2. Convenience Seeking

Customers will leave a vendor they are happy with to gain efficiencies or make their lives easier. The clearest example of this is when customers streamline their vendor portfolio. They move to suppliers that provide multiple products, better geographic coverage, or work with a preferred channel partner.

Sometimes this is a conscious effort. Other times it just happens. As Microsoft adds features to Office 365, the software firms that provide project management, collaboration, and other supplemental functionality feel the crunch. The individual tools in Office 365 may not be as robust as stand-alone solutions, but they come bundled with O365 which makes it easy to use them. Here again, most customers recognize that they give up something by switching vendors but believe it is worth the gains in convenience or streamlined operations.

3. Latent Value

Customers lose sight of the full value a vendor or product can provide. Organizations often pigeon-hole vendors into the need for which they use it most often. As their needs evolve, customers don’t always consider if an existing vendor can address the need. Instead, they look for a new solution. Another scenario is that a new solution enters the organization in response to an external event: A stakeholder saw a product at a trade show or heard a sales pitch. This external event can ultimately lead to budgets being split between solutions or in some cases a migration to a new vendor.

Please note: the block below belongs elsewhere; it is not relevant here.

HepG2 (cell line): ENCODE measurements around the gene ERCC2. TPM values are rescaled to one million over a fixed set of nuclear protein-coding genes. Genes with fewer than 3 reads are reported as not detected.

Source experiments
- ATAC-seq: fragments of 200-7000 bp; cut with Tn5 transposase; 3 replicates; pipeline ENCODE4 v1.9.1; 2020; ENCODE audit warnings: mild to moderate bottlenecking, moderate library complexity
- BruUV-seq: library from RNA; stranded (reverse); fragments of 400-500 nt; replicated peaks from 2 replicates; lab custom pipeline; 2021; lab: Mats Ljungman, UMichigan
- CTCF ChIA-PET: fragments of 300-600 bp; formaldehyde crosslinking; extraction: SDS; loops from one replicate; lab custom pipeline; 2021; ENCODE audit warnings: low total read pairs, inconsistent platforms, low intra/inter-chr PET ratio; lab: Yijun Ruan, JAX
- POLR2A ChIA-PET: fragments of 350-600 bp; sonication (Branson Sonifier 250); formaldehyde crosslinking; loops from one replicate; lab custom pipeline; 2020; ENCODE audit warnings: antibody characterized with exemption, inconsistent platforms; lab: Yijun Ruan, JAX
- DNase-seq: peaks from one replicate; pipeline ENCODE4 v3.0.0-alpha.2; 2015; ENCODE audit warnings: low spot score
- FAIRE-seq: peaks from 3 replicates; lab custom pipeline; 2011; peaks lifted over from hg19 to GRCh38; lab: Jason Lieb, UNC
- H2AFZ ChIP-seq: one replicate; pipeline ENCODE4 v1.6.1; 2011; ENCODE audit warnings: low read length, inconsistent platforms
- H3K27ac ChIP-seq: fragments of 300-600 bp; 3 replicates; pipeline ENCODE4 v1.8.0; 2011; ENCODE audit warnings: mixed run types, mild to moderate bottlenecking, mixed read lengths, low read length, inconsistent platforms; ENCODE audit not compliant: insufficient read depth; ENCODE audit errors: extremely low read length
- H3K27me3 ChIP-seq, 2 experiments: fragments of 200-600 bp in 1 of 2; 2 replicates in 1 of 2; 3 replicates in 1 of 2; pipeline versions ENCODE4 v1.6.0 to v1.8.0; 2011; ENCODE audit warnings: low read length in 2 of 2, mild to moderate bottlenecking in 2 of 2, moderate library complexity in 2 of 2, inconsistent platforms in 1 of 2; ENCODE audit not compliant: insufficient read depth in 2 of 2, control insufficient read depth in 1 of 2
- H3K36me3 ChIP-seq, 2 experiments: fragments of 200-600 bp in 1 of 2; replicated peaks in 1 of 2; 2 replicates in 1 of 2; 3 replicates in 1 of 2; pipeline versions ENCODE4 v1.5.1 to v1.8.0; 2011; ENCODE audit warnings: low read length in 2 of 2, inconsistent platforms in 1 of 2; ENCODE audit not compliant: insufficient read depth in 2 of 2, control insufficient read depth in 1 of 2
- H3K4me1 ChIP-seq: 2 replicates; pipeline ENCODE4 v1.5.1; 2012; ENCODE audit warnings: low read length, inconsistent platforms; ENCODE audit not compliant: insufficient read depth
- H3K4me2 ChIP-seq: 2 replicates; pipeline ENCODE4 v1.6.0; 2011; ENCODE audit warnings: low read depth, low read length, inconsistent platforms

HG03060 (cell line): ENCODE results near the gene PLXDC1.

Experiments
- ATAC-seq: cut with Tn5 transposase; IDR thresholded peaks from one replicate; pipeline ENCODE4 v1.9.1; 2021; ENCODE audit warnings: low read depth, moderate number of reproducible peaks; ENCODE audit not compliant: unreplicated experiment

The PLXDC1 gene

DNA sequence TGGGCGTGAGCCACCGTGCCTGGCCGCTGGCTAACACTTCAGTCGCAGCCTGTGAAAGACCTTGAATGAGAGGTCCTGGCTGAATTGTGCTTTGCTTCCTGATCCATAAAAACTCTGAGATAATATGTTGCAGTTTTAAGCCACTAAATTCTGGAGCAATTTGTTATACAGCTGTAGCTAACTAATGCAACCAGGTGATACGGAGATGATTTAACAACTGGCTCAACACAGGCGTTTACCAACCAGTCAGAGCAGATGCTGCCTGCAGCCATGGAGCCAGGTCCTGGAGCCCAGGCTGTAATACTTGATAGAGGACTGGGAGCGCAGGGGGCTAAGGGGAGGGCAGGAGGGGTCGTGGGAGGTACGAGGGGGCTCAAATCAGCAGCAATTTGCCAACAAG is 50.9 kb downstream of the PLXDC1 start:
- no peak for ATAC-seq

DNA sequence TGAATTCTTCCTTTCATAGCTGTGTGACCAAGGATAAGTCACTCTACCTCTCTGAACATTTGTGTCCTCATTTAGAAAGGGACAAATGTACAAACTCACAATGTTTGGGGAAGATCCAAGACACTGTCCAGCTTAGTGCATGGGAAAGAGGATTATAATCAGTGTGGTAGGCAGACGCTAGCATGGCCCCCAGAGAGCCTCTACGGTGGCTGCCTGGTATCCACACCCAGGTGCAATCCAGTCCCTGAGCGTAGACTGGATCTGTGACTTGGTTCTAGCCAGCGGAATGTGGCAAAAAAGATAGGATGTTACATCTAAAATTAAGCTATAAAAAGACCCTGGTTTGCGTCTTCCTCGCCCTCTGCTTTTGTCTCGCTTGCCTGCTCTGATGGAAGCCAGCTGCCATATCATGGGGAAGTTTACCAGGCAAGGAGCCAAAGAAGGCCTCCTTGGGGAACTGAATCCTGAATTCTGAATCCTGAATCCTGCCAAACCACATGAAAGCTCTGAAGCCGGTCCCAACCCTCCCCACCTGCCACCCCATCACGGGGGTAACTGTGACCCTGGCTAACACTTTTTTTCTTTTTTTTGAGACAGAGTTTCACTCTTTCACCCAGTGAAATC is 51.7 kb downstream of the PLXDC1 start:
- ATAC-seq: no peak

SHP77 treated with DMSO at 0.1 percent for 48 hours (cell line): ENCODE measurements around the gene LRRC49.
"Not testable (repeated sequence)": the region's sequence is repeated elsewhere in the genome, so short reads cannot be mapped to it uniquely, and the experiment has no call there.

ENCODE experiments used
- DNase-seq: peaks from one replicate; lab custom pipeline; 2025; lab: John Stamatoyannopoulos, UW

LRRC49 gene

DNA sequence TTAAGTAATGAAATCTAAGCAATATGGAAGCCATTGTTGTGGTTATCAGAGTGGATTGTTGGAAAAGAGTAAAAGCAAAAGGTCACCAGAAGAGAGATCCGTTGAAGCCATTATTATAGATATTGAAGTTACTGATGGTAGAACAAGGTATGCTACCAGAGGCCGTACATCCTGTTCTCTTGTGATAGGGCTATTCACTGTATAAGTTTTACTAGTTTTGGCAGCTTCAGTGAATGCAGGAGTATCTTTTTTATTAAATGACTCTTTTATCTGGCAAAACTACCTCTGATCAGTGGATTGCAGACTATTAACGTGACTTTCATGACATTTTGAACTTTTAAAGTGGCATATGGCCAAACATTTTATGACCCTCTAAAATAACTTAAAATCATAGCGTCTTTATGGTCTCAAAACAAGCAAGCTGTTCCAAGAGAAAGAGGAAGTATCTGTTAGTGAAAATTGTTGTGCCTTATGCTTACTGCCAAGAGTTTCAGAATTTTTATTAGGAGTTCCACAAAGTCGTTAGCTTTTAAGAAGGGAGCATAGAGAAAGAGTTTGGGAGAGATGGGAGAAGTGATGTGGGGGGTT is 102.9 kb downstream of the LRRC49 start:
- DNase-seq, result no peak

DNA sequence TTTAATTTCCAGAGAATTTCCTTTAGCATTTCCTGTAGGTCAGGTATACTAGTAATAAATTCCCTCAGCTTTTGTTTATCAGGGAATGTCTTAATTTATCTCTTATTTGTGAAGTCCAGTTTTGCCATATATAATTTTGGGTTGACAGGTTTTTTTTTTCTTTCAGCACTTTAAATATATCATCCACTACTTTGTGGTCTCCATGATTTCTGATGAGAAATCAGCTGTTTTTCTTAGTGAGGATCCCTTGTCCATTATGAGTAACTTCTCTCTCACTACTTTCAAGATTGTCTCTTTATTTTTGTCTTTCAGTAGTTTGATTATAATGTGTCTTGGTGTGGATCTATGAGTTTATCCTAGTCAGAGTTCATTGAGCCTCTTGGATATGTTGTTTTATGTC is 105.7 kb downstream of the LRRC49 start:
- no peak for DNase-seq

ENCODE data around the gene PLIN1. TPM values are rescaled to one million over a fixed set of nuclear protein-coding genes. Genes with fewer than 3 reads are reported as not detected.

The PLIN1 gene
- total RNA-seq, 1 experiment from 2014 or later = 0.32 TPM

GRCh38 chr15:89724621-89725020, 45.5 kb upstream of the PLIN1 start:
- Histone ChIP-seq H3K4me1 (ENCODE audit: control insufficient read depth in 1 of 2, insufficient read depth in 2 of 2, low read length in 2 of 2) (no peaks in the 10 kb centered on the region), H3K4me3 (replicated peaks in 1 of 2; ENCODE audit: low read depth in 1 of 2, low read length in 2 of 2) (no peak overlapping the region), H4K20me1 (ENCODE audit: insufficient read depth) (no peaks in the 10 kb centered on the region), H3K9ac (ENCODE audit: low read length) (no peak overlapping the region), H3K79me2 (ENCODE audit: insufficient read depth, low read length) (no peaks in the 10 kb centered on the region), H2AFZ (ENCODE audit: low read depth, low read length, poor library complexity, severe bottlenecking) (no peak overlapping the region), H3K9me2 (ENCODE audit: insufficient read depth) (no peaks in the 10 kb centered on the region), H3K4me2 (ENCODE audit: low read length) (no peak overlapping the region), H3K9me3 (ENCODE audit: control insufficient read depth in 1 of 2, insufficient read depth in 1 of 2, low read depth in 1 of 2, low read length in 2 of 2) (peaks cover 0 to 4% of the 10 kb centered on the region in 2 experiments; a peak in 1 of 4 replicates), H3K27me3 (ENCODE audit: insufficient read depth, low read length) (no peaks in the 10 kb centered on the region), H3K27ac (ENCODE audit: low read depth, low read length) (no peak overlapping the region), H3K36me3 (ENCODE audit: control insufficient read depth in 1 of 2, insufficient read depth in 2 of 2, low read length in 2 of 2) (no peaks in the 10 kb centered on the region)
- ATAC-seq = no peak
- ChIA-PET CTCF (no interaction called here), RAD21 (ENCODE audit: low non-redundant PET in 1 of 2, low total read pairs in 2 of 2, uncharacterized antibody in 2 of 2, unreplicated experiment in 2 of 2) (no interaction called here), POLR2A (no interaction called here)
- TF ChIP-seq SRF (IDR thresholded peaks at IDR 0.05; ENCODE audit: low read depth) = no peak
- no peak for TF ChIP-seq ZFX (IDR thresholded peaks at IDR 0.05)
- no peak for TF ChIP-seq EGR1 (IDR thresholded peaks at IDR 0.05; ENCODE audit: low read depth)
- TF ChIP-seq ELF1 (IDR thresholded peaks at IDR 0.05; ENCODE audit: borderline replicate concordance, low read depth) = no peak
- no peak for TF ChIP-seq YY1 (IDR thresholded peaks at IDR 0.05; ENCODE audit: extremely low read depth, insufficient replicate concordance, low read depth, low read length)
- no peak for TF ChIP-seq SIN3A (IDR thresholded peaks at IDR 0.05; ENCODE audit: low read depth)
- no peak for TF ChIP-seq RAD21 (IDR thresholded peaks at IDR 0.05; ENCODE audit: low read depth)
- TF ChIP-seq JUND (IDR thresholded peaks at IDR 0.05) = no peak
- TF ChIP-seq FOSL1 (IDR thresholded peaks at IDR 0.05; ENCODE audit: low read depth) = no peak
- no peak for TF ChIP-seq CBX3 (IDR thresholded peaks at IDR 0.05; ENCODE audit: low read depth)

In another example of lost value, after an accounting firm cleans up the books and tax accounts, the client reverts to managing its accounting with internal resources. Or, after a rebranding exercise, a customer cut ties with their advertising agency believing they have the road map in place and just need to follow the plan. In both cases the problem isn’t that the customer doesn’t value what the vendor provides, it’s that they aren’t aware of the additional value the firms can provide moving forward.

4. Management Change

A change in management often results in a change of vendors. A new CXO may place different value on the products vendors provide. For example, the previous leadership valued a component manufacturer for thought leadership and ideas it brought to the customer. The new regime believes innovation should come from within and feels low-cost, commodity suppliers are good enough. Even if they value the product, new leadership can still prompt a change in vendors. A new VP of Sales may bring in the CRM/SFA they are most comfortable with, or the VP of Strategy may bring in the consultants they worked with at their previous firm.

5. Mainstream Convergence